"One guess what name it bears!" was the advertising headline for the new 1948 Packard Custom 8. It was Packard's first new post-war design, and they were so sure that it was unmistakably Packard, that they left all of the name plates off of the car. It was easily identifiable though, with its ox-yoke grill, hexagon cloisonné hubcaps and cormorant, but just in case you weren't totally sure, there was the Packard family crest on the grill.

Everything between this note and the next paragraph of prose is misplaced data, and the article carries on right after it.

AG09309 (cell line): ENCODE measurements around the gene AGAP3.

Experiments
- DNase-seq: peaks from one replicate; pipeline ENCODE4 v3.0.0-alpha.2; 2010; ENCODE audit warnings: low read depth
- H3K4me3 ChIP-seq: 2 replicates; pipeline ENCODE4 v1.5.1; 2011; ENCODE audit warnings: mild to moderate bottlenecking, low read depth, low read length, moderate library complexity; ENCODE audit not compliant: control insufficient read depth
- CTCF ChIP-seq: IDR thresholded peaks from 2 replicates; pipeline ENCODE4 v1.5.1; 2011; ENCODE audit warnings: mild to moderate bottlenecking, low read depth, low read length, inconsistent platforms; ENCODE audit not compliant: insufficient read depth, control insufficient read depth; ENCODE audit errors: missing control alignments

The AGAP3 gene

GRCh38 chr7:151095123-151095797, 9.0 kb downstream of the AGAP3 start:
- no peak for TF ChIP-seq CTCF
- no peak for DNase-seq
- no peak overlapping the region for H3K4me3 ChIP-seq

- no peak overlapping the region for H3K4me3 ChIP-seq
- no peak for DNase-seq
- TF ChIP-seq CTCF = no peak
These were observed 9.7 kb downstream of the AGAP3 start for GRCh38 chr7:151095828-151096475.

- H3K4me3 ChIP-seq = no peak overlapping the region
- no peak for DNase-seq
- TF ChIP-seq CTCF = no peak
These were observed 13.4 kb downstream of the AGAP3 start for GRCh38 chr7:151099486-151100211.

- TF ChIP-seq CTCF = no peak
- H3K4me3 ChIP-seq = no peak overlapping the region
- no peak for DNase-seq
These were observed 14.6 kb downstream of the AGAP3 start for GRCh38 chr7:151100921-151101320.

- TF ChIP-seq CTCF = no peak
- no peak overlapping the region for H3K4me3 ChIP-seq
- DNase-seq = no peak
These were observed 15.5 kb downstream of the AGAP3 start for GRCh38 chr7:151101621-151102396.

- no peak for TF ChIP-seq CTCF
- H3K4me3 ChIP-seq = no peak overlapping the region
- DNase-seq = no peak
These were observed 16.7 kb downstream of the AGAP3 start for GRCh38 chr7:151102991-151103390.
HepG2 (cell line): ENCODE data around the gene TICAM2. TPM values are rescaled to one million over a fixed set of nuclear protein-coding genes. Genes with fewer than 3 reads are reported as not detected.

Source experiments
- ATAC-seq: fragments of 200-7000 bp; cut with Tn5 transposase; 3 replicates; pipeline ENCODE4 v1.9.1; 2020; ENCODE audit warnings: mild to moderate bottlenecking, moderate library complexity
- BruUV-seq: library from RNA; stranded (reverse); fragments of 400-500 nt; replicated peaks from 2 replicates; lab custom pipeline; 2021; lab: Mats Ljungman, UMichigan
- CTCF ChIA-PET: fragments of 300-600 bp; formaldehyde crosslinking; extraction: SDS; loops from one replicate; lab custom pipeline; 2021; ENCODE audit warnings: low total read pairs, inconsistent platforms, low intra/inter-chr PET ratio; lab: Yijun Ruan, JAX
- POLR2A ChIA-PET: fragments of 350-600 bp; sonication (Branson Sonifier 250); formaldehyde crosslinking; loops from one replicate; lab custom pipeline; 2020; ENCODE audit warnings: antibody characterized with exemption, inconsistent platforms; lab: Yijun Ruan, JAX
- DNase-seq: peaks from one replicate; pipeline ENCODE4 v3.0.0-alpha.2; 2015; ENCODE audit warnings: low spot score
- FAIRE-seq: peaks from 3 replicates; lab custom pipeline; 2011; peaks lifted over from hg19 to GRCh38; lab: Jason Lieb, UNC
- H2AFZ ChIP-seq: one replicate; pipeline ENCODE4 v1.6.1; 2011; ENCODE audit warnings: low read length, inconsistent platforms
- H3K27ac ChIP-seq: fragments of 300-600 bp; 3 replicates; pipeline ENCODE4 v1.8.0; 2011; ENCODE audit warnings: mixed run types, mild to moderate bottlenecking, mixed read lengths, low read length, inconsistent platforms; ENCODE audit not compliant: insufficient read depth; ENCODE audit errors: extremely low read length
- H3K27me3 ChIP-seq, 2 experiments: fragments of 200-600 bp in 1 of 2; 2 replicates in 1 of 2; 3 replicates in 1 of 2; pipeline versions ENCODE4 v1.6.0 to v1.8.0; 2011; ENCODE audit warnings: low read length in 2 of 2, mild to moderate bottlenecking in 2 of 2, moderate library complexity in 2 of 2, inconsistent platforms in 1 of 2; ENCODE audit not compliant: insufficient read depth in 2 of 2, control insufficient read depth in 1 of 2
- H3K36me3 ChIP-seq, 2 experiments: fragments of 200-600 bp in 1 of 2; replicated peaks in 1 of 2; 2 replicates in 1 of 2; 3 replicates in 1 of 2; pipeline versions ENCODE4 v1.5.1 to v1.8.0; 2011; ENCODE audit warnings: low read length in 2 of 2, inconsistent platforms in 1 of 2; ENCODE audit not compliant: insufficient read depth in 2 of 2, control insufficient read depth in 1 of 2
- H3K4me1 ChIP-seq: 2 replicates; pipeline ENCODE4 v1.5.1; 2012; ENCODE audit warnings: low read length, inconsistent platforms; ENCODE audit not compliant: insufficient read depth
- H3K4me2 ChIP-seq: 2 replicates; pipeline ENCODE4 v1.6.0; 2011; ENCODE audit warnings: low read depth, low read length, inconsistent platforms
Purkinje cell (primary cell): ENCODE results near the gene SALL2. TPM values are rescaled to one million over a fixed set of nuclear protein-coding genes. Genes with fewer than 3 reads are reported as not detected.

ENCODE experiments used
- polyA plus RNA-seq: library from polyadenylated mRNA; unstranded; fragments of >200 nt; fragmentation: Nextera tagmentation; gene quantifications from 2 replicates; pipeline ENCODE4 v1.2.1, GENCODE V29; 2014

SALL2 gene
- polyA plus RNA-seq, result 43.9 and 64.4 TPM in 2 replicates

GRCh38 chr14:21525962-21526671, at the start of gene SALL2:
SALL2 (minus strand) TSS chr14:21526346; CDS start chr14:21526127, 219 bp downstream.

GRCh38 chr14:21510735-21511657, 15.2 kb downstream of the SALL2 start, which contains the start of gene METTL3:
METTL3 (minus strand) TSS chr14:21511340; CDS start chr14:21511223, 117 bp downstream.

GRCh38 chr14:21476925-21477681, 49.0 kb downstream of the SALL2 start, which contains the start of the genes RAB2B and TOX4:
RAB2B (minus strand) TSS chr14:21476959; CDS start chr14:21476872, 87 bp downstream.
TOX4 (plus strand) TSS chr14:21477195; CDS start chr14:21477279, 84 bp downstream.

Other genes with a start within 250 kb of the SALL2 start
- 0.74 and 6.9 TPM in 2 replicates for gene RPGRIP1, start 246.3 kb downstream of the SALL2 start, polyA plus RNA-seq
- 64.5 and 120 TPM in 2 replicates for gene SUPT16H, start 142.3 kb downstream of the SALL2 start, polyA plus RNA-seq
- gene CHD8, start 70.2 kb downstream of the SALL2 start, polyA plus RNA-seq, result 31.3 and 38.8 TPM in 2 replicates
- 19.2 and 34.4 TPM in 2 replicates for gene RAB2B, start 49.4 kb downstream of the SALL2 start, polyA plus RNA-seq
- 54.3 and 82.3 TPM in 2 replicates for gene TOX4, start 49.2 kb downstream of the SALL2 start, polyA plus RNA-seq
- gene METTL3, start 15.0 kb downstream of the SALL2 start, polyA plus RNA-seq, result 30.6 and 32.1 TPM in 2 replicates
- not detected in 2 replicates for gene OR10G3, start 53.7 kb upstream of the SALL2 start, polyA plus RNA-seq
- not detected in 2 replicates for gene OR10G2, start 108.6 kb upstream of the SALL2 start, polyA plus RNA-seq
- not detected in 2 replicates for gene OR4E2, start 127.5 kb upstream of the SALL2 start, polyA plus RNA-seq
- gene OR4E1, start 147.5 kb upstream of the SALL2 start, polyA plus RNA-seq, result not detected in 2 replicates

It came at a time of change at Packard, with longtime chairman of the board, Alvin Macauley retiring that year and George Christopher taking total control as president. Christopher had been brought in from GM in the '30s to spearhead the production of the new 1935 120--a car targeted at the middle class buyer. The 120 had been so successful for Packard, that Christopher wanted to regroup the company to sell medium market volume carstargeting Buick instead of Cadillac. Packards old school management fought to continue their prestigious Senior line and a compromise was reached to come up with one body design that could be produced in all price ranges, to include a six, eight, super eight and custom eight. They planned a low cost face lift of the 41-47 Clipper series by re-tooling the Clipper dies. After they finished, the only parts that werent heavily modified were the trunk and roof sections. So much for cost-cutting! They fattened up the doors and rounded the hood, giving a bulbous look that became known as bathtub design, because of its resemblance to an inverted bathtub. There were many people, including management, who came together to bring this design to light. Edward Macauley, Alvins son, was the head of design. He was over chief stylist John Reinhart and had control over Packard's body builder, the Briggs Manufacturing Company. Briggs built bodies for them from 1940-1954, and their designer Al Prance received credit for the finished 1948 design. Basics of the design were worked out on the Phantom Ed Macauleys personal car built in 1941, a convertible designed after a Darrin 180. It was a rolling work in progress in which the design team worked out ideas and incorporated them into the car, similar to the way GMs Harley Earl did with his Y-Job. By the time the '48's went into production, it was easy to see the free-flow side panels, overall shape and horizontal bar grill from the Phantom Even with its questionable styling, sales for the 48 calendar year were 98,897, second only to their best year in 1937!